silence throughout this period, that
in this case, the old maxim, "silence
is consent" holds true.
Yesterday, Fleming offered no com-
ment on the issue. He stated that he

"did not want to pre-empt" any of
the comments he will make during
the debate. He did say that he would
be espousing the official Board of
Regents position on the matter.
The CIA/NSA should not be al-
lowed to use University owned facili-
ties to recruit students into their or-
ganization and that large and vocal
numbers in protest to this recruiting
should turn out to the Union Ball-
room tonight.
TODAY'S STAFF:
News: David Garfinkle, Ann Marie
Schiavi, Tim Schick, Bill Turque,

I

Dave Whiting
Editorial Page: Michael Bec
Stephen Hersh, Karen Schul
Tom Stevens
Arts Page: Jeff Selbst
Photo Technician: Steve Kagan

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BACK,.

Editorial Staff

ROB MEACHUMT
Co-Editors-in-Chief

BILL TURQUE

JEFF RISTINE ................ Managing Editor
TIM SCHICK .................,Executive Editor
STEPHEN HERSH ..,......... Editorial Director
JEFF SORENSEN si.................. Arts Editor
CHERYL PILATE .............. Magazine Editor

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LOgr tr5 64A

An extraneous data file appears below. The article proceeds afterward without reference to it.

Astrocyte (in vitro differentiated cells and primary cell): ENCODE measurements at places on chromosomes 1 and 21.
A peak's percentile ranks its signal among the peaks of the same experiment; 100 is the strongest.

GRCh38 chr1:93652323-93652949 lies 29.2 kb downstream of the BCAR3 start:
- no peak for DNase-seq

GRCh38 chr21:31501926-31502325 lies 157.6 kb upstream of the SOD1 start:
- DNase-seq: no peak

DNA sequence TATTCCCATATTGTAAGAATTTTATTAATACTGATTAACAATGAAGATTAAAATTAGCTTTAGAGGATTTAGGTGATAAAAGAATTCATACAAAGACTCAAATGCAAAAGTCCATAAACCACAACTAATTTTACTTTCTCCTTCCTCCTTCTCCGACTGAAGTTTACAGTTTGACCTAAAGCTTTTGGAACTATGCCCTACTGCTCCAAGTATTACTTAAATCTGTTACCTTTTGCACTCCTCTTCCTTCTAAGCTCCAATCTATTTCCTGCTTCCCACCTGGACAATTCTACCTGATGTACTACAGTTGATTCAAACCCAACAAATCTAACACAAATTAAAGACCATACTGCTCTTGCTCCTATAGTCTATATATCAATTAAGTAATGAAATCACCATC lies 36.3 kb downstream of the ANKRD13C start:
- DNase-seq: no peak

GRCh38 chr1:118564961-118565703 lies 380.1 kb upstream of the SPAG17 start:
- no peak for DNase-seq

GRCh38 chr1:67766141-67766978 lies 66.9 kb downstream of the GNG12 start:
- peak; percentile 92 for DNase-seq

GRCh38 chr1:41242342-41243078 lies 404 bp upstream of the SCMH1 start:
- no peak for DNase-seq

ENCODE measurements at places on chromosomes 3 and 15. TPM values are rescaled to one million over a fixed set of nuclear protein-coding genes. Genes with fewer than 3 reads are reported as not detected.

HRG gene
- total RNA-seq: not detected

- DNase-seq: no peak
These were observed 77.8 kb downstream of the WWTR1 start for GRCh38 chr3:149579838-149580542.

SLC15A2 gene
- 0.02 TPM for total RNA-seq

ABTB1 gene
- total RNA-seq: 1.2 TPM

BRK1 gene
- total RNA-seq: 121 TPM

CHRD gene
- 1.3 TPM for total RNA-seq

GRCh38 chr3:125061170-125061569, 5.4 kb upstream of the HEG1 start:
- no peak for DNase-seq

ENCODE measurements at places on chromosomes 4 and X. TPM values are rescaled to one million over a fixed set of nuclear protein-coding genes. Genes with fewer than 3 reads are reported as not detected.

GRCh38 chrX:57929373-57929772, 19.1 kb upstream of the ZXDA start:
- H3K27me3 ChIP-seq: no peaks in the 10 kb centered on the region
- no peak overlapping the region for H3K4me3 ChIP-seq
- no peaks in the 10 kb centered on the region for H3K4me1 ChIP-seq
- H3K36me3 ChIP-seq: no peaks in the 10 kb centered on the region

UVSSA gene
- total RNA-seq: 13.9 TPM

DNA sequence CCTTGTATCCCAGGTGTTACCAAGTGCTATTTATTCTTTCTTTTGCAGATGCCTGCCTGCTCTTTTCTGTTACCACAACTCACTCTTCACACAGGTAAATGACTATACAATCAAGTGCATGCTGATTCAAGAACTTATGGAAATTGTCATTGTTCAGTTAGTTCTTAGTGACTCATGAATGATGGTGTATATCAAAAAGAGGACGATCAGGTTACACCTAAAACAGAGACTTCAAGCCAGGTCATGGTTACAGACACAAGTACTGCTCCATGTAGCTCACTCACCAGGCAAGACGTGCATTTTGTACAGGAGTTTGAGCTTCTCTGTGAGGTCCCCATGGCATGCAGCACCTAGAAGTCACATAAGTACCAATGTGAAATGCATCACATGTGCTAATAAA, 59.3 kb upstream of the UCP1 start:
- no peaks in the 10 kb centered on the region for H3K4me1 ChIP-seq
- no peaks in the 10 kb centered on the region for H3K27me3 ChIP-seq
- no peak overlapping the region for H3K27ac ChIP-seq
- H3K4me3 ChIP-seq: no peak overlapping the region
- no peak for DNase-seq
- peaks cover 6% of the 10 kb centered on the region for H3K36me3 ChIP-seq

Letters

to

Th

TA *0

clericals
To The Daily:
On FEBRUARY 4, you print-
ed a letter from Sue Ellen Han-
sen which contained several li-
belous statements about mem-
bers of UAW Local 2001, and
about me specifically. I hope
that, in a spirit of balance and
responsibility, you will permit
me the following response.
Ms. Hansen objected strongly
to the following statement: "Do
the major CDU candidates have
any loyalties or obligations, po-
litical or financial, which will
compromise them, and which
may conflict ultimately with the
interests of clericals." She read
into the question of McCarthyist
meaning and a right - wing
smear campaign. She is wrong.
for the following reason: I could
choose at random any CDU re-
mark a b o u t bureaucracy,
,.n. t+e wordng seblhly

with Reagan and Wallace: An
obsessive quest for power, an
ethical obtuseness, and the fact
that they don't know what the
hell they're talking about.
Ms. Hansen is on shakey
ground, in any case. Let me
illustrate: Over the past seven
months she and CDU have ac-
cused people with whom they
disagree of the following: sell-
ing out the union; accepting a
kickback; tampering with bal-.
lot boxes; contemplating brib-
ery; and colluding with the
university. The list is far from
comprehensive, but adequate.
In light of the constant barrage
of lies which Ms. Hansen and
her compatriots have distribut-